Non-convex and Interactive Learning via Stochastic Optimization

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Advances in machine learning have led to many empirical breakthroughs in computer science, from developing state-of-the-art image classification models to defeating the world champion in the game of Go. From statistical learning (e.g. image recognition) to interactive learning (e.g. the game of Go), this success is primarily driven by a shift towards using over-parameterized non-convex models, like deep neural networks, for learning. In practice, these high-dimensional models are trained by formulating the learning task as a stochastic optimization problem and using simple first-order algorithms like Stochastic Gradient Descent (SGD) to solve them. In the first part of the thesis, I will discuss my work on understanding why SGD succeeds in solving high-dimensional stochastic non-convex optimization problems arising in practice, and its implications for non-convex learning. It is widely believed that SGD works so well because it has an implicit bias that guides the algorithm towards good solutions that generalize well. I will start by discussing the limitations of this approach for understanding SGD, and then present a new framework based on Lyapunov potential that can overcome these limitations. This framework is based on exploiting a deep connection between the rates at which gradient flow converges on the test loss, the geometrical properties of the test loss, and an associated Lyapunov potential. In the second part of the thesis, I will discuss my work on understanding interactive learning through the lens of stochastic optimization. Much of the recent research in interactive learning, e.g.~in MDPs with large state-action spaces, has been limited to the stochastic setting where the underlying MDP is fixed throughout the interaction, and the learner has a value function class that contains the optimal value function for that MDP. I will consider two interactive learning settings: agnostic RL, and learning with an adversarially changing environment, where these assumptions do not hold. For agnostic RL, I will discuss a statistically optimal learning algorithm for low-rank MDPs that is based on using auto-regressions to estimate the value of a policy, and for finding the best policy. The coefficients for the auto-regressions are estimated by solving a stochastic non-convex optimization problem. For learning with adversarially changing environments, we provide a general approach to solving adversarial decision-making problems by reducing them to full information online learning using a per-step minimax optimization problem.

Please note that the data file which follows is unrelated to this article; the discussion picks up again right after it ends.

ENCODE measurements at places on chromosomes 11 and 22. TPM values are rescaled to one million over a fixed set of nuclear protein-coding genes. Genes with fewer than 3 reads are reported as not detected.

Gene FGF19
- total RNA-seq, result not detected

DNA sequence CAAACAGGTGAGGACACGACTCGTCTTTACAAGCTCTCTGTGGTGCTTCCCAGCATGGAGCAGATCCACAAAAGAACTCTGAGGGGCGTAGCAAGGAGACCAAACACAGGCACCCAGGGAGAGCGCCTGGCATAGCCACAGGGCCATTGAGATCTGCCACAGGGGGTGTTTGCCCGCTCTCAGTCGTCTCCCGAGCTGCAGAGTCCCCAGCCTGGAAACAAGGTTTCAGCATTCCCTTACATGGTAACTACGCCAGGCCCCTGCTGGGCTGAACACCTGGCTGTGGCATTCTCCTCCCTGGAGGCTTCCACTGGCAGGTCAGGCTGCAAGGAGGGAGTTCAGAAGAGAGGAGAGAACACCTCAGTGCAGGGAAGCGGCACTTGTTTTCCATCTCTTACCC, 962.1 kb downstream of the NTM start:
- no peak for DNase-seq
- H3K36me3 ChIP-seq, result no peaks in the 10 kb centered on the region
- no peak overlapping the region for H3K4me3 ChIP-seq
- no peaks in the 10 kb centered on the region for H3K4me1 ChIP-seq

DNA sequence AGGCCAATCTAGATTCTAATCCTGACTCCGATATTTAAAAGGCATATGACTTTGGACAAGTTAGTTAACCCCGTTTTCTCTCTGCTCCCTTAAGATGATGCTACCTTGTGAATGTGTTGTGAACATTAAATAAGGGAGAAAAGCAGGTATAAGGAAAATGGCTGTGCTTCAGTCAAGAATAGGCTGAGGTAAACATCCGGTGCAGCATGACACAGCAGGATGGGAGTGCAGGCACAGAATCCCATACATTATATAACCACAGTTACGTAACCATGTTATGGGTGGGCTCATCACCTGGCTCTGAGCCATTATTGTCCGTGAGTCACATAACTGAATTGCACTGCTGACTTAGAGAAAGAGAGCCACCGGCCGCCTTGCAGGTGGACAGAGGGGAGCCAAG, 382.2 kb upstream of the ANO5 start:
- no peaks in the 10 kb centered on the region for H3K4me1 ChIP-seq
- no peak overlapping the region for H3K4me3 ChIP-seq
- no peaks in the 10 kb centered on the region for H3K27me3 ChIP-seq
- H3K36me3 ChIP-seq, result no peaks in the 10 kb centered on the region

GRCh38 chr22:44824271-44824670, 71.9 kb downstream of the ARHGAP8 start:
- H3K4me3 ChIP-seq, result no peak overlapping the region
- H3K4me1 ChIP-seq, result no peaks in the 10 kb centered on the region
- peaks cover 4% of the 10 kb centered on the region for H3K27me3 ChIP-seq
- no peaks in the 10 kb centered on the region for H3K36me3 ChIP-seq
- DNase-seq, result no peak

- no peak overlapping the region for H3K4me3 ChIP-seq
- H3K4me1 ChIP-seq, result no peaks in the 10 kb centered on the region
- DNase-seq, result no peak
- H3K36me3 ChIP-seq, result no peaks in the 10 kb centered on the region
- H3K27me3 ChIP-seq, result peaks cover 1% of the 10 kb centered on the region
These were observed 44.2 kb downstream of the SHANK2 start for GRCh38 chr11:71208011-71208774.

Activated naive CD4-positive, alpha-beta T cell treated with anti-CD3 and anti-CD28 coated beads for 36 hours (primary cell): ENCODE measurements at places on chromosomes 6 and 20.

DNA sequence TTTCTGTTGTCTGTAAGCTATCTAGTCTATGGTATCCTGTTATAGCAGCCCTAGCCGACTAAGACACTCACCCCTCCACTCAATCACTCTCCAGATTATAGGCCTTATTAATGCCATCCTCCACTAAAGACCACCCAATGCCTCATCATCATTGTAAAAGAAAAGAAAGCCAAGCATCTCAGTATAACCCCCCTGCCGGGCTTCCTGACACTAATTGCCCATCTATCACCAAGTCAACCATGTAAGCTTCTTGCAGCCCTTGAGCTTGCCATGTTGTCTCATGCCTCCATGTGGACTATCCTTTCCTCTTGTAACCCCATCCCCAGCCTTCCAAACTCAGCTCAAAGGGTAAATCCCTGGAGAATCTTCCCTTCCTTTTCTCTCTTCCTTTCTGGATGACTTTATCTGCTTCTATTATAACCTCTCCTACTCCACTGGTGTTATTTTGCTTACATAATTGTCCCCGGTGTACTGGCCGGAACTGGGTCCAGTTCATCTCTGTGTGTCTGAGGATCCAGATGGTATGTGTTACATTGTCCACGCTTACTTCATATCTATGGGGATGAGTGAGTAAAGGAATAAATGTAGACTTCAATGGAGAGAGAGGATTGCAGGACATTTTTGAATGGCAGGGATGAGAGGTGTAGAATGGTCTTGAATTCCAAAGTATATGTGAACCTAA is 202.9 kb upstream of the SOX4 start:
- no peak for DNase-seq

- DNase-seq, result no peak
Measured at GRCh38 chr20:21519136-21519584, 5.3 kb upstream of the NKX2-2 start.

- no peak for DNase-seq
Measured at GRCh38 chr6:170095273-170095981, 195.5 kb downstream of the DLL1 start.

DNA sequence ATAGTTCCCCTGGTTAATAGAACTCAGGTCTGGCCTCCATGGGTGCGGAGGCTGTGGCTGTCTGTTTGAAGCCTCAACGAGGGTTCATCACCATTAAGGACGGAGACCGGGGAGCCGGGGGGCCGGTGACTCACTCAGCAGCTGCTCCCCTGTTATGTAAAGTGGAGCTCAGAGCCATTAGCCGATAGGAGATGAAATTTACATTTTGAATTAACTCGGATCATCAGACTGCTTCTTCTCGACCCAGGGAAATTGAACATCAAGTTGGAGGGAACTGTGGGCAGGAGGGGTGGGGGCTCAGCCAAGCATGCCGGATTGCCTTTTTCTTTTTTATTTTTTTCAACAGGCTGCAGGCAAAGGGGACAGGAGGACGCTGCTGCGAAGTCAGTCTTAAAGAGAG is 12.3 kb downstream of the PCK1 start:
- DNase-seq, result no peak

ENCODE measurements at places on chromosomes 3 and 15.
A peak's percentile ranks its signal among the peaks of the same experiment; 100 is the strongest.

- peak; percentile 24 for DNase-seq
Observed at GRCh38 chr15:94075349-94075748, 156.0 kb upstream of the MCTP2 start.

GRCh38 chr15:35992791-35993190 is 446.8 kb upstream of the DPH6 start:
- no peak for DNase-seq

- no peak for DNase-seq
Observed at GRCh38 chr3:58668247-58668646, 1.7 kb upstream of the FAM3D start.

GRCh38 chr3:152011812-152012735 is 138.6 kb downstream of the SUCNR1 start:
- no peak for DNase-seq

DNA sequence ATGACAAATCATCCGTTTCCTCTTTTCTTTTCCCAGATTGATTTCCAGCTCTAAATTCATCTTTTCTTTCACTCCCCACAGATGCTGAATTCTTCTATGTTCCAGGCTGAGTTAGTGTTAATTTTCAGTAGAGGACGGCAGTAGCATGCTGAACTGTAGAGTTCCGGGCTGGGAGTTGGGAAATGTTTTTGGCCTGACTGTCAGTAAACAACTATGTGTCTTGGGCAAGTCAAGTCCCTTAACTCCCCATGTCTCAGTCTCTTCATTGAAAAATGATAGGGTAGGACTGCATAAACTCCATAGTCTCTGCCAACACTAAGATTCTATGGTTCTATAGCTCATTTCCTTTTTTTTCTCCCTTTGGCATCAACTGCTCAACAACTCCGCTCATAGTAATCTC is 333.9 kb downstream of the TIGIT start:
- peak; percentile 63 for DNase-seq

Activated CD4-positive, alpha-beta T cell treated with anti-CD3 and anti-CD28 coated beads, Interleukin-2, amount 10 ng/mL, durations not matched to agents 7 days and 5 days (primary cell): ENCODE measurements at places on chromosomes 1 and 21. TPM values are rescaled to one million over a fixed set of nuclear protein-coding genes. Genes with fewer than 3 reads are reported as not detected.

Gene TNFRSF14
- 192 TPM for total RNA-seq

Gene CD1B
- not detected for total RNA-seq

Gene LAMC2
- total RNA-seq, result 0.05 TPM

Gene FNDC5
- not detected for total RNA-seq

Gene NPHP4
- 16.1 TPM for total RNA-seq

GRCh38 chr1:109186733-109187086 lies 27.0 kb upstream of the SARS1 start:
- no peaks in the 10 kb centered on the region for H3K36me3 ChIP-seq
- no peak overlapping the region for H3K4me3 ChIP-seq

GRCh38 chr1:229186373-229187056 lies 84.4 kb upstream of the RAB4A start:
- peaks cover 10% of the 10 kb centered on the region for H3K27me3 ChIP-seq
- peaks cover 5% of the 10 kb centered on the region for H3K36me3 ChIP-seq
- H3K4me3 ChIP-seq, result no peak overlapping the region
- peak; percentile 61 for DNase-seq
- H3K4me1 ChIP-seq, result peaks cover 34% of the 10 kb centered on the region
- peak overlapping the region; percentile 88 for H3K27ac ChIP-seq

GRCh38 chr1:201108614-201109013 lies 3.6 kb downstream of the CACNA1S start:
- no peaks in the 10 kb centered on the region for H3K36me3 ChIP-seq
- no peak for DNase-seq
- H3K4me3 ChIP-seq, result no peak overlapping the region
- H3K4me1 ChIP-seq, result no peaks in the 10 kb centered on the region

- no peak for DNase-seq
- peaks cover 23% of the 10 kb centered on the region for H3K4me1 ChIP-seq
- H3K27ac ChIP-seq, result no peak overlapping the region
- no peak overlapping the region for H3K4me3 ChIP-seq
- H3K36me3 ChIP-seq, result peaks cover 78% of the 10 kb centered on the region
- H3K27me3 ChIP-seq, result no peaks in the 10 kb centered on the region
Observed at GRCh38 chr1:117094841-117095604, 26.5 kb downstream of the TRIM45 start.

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512 pages


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Deep learning theory; Generalization; Interactive Learning; Machine learning theory; Stochastic optimization


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Union Local


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Committee Chair

Sridharan, Karthik

Committee Co-Chair

Committee Member

Kleinberg, Robert
Tardos, Eva
Sun, Wen

Degree Discipline

Computer Science

Degree Name

Ph. D., Computer Science

Degree Level

Doctor of Philosophy

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Government Document




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Attribution-NonCommercial 4.0 International


dissertation or thesis

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